Two US organisations have won a $400,000 grant to address workplace capacity issues facing food regulators.
The International Food Protection Training Institute (IFPTI) and the Regulatory Affairs Professionals Society (RAPS) will work together to address three main issues.
The grant, from the US Food and Drug Administration (FDA) is particularly targeting low and middle-income countries.
The 12-month project will focus on defining the core competencies of a regulatory professional, developing a curriculum based framework and creating a gap assessment tool.
Phase one will result in a competency and framework, and a tool for regulatory agencies to identify gaps in their workforce.
In later phases the aim is to develop and deliver standardized training and establish an international training and evaluation system.
Based on IOM report
Following an Institute of Medicine (IOM) report last year, the FDA requested a multi-stakeholder group to develop strategies and approaches for a regulatory workforce and develop curricula to educate and train regulators.
The approach in the project is based on the work and recommended plans developed by the group.
IFPTI and RAPS said that the food supply is increasingly global so the goal is to establish a global regulatory workforce that is competent and can be comparable.
Issues with current methods centred on adherence to international standards, controlling supply chains, infrastructure, laws, workforce, fragmentation, surveillance and communication.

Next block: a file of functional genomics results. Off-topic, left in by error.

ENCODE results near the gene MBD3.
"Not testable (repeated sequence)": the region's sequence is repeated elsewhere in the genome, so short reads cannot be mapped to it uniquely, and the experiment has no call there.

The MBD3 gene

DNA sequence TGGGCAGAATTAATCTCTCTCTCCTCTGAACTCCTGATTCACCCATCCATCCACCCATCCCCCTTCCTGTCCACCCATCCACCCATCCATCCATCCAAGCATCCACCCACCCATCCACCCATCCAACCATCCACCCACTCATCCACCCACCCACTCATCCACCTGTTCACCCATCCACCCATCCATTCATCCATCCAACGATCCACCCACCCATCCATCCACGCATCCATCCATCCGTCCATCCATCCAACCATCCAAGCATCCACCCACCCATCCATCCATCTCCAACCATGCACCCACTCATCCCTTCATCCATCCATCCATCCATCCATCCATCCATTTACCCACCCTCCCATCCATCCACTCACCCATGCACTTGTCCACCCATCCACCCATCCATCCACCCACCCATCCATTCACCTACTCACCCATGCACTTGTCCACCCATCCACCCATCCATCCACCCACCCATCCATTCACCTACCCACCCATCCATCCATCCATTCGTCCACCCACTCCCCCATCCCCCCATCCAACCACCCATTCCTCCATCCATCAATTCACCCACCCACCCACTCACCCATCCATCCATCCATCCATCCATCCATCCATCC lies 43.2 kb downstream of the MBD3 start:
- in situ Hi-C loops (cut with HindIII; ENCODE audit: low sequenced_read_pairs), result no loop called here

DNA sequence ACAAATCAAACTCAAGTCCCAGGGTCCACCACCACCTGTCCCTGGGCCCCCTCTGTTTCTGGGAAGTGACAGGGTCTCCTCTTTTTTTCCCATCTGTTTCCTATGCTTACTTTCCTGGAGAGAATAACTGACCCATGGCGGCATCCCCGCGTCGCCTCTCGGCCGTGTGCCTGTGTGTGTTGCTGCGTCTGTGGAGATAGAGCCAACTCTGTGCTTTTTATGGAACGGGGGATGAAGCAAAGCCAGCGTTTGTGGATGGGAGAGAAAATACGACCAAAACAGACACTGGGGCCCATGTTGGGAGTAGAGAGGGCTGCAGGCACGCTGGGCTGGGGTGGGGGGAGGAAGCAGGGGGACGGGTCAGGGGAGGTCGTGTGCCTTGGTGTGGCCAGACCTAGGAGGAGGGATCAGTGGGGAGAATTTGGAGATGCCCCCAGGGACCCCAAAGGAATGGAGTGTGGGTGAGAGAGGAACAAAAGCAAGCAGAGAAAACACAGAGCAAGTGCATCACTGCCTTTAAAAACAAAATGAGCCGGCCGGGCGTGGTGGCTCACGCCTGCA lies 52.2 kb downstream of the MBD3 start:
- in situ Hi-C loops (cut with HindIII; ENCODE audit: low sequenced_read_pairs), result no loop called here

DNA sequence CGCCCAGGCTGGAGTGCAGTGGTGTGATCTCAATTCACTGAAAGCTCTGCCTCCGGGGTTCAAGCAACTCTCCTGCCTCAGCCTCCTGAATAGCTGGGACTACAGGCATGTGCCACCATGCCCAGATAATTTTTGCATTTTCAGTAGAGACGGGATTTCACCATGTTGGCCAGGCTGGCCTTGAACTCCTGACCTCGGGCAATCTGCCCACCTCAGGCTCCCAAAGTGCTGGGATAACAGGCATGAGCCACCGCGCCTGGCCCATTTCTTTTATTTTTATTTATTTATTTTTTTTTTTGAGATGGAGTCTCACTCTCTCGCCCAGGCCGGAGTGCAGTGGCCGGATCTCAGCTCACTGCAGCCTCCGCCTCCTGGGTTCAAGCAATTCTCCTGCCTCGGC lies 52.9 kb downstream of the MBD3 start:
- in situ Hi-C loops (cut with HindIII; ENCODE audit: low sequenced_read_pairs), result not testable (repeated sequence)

Global food supply
The Training Institute is from the Global Food Protection Institute (GFPI) that seeks adoption of food protection policies and practices for a safer global food supply.
“There have been many previous efforts to offer training to regulators around the globe. However, the success of these efforts is not clear,” a GFPI spokeswoman told FoodQualityNews.com.
“This may be due, in part, to the lack of information on the essential competencies and related knowledge and skills needed by a regulatory professional.”
RAPS and IFPTI will work with the World Health Organization (WHO) and other global organizations.
“We will start by forming an expert panel that includes WHO, FAO, PAHO, ASEAN, APEC, ICH, IMDRF, Gates Foundation, World Bank, and others,” said the spokeswoman.
“We will then expand the audience to regulatory professionals, policy and public health experts, representatives from standards and policy groups, donor organizations, think tanks involved in regulatory and health policy, academicians and other potential users from around the world.”